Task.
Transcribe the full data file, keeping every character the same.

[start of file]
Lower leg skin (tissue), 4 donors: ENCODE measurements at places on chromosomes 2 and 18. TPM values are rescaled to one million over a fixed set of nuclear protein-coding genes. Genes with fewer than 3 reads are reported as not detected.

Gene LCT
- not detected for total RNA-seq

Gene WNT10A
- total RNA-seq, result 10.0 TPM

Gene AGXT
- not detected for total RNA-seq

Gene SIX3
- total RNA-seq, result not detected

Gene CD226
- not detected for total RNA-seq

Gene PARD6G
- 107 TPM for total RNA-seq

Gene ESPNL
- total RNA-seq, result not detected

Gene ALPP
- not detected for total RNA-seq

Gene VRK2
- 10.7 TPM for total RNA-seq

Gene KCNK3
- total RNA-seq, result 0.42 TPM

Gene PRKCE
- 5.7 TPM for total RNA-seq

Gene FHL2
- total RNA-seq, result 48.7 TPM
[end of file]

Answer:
Lower leg skin (tissue), 4 donors: ENCODE measurements at places on chromosomes 2 and 18. TPM values are rescaled to one million over a fixed set of nuclear protein-coding genes. Genes with fewer than 3 reads are reported as not detected.

Gene LCT
- not detected for total RNA-seq

Gene WNT10A
- total RNA-seq, result 10.0 TPM

Gene AGXT
- not detected for total RNA-seq

Gene SIX3
- total RNA-seq, result not detected

Gene CD226
- not detected for total RNA-seq

Gene PARD6G
- 107 TPM for total RNA-seq

Gene ESPNL
- total RNA-seq, result not detected

Gene ALPP
- not detected for total RNA-seq

Gene VRK2
- 10.7 TPM for total RNA-seq

Gene KCNK3
- total RNA-seq, result 0.42 TPM

Gene PRKCE
- 5.7 TPM for total RNA-seq

Gene FHL2
- total RNA-seq, result 48.7 TPM